ARBITRARY DETENTION AND DEMOCRACIES
6 March 2012 Palais des Nations
United Nations, Geneva
Tuesday, 6 March 2012 - Kashmir Centre.EU, in association with International Human Rights Association of American Minorities (IHRAAM) hosted an
Interactive Dialogue & Roundtable at the Palais des Nations in Geneva. The event entitled Arbitrary Detention & Democracies discussed practices of
arbitrary detention in conflict where it leads to torture, execution and other human rights abuses.
The comprehensive and distinguished list of speakers included Barrister A. Majid Tramboo Chairman of ICHR and IHRAAMs permanent
representative to the UN Geneva, Prof. Alfred de Zayas Public and International Law professor at the Geneva School of Diplomacy & International
Relations, Prof. Joseph Wronka, professor of Social Work, Springfield College, Massachusetts and author of Human Rights and Social Justice, Prof.
Nazir Shawl, Chairman of Justice Foundation, Mr. Ismail Khan, Journalist and Mr. Ronald Barnes Chair of Indigenous Peoples and Nations Coalition
Barrister A. Majid Tramboo opened the Interactive Dialogue by outlining the history of the United Nations mechanisms that aimed to reduce the number
of arbitrary detentions globally. Noting the the Working Group on Arbitrary Detention had recently celebrated its 20th anniversary he pointed out that
many states still use arbitrary detention with no thought for the consequences as they were not grave enough.
On Indian Held Kashmir Barrister Tramboo pointed out that there have been many thousands of incidences of arbitrary detention in just the last few
years and that these often lead to summary execution, torture, enforced disappearance, and all manner of serious human rights abuses. Recalling the
most recent report by the Working Group on Enforced or Involuntary Disappearance, which discusses in some detail the recent discovery of many
thousands of mass graves in Indian Held Kashmir, he noted that such phenomenon are all interlinked. Often a victim will be arbitrarily arrested,
tortured, executed, and then he will disappear; as evidence has shown time and again. The number of cases responded to by the Government of India,
of which KCEU has submitted many hundreds, is approximately 2% and that these few responses often do not answer the question asked by the
OHCHR in the first place.
Barrister Tramboo called for repeal of the “Black Laws” as a first and immediate step to reducing human rights abuses. The impunity from
prosecution enjoyed by Indian forces due to laws such as the Armed Forces Special Powers Act and the Public Safety Act drastically increased
instances of human rights abuse in the occupied territories and are against legally binding international human rights treaties to which India is a
Prof. Alfred de Zayas began by stating that the concept of human rights is not the flavour of the month. It is the most noble commitment of men and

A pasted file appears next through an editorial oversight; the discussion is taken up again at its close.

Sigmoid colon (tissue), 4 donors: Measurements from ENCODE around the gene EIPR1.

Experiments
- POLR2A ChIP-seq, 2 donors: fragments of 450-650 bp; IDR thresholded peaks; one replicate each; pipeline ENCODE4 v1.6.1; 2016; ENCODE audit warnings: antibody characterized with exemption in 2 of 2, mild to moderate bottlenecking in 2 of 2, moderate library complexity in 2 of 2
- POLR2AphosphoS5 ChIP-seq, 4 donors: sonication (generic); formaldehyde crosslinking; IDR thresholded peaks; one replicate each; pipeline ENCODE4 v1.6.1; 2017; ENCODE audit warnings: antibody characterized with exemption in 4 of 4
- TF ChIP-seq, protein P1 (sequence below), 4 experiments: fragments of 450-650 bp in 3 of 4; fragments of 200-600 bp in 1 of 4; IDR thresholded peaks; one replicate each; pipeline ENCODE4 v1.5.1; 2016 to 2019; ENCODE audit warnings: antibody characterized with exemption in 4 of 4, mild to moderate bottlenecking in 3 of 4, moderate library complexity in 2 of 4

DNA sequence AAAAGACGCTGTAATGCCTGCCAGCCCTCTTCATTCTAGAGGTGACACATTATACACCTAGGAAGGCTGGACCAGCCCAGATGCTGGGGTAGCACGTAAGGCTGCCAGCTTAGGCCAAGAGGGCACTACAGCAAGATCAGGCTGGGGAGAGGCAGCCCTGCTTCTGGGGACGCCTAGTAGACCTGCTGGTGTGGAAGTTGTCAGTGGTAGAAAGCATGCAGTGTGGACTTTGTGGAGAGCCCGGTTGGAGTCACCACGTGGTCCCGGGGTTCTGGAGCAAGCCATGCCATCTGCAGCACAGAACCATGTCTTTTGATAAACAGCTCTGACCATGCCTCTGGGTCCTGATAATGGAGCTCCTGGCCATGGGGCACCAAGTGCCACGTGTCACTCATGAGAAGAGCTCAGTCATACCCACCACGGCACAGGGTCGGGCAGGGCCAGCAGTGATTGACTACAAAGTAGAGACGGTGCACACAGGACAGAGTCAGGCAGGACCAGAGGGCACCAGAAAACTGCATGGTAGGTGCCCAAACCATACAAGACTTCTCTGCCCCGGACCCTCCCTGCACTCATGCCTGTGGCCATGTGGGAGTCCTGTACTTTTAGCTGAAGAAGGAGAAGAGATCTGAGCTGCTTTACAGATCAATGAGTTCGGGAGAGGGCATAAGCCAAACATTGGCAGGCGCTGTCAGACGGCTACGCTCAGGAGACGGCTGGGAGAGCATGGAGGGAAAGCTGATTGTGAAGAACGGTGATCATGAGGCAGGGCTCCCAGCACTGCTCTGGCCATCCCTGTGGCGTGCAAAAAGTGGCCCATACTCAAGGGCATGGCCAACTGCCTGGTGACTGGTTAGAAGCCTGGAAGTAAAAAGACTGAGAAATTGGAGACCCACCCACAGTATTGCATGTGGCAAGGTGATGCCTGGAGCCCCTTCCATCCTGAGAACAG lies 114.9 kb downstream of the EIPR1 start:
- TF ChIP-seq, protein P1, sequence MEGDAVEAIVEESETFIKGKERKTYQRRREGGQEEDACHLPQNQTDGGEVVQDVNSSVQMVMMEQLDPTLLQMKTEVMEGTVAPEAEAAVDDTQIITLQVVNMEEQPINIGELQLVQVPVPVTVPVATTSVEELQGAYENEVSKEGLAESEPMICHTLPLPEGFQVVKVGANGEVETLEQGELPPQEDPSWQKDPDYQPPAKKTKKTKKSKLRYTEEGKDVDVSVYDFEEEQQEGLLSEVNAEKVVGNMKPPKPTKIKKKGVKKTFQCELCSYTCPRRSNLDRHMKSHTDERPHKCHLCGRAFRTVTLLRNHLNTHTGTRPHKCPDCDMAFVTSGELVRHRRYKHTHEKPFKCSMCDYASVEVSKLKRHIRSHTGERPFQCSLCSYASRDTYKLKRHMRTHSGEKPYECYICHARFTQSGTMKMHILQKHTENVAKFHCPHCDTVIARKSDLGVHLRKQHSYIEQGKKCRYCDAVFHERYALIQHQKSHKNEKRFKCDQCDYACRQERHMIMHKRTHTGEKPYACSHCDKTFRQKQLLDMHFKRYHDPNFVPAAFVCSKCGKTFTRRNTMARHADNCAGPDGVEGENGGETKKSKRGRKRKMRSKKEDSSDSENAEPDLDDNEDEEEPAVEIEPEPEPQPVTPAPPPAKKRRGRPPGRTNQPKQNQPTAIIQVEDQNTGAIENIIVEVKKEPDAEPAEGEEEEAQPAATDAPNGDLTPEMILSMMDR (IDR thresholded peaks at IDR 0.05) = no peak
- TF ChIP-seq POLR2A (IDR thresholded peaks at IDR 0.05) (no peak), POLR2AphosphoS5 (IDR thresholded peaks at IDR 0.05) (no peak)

women of good will, who believe in peace and development and who want to make this a reality not just for elites but for all human beings in all regions
of the world.
The problem with the United Nations -- as with every human institution -- is that member States work for their perceived interests, not for human rights
or human dignity. Thus it is the task of the Office of the High Commissioner for Human Rights to persuade States that it is in their own interest to play
by the rules. The principle of equality and non-selectivity is crucial for the credibility and good functioning of the system. The lack of equality and non-
selectivity that is often employed only server to erode trust and confidence as well as ensuring that human rights abuses are tolerated and continue.
Prof. Nazir Shawl discussed at length the mass graves in Kashmir. Making a direct link between mass graves and arbitrary detention he called for a
repeal of the black laws in Indian Held Kashmir stating that these laws facilitate gross human rights abuses not least by offering impunity to the
perpetrators. He said that it is the responsibility of all states to abide by their human rights obligations and that the Government of India was picking
which ones it would like to abide by and when. He went on to discuss the continued persecution of human rights defenders in Jammu & Kashmir and
asked the audience to read the most recent report of the Special Rapporteur on Human Rights Defenders who visited Indian Held Kashmir in early
Prof. Joseph Wronka discussed incidences of arbitrary detention since 2001 which he said have increased dramatically under the guise of fighting
terrorism. He asked what could be done in order to ensure that states were not able to pick and choose the human rights that they chose to respect
dependent upon their perceived needs. He outlined that all states are bound by the treaties that they have signed and that it is their duty to follow them
to the letter.
Mr. Ismail Khan noted that South Asia had the potential to become an economic powerhouse and that decades had been lost due to tense relations
between major players in the region. He noted that while arbitrary detention continues, and laws like the Armed Forces Special Powers Act (J&K)
continue to be deployed, then no substantive progress is likely to be made as such laws demonstrate a lack of trust and vision regarding the peace
and reconciliation process.
Mr. Ronald Barnes outlined a number of cases in which the indigenous people of Alaska had been arbitrarily detained and denied their human rights
over the years. Highlighting the case study as one of the great examples of arbitrary detention and the denial of self-determination Mr. Barnes said
that the international community practiced hypocrisy in only pursuing human rights abuses when it was politically convenient.
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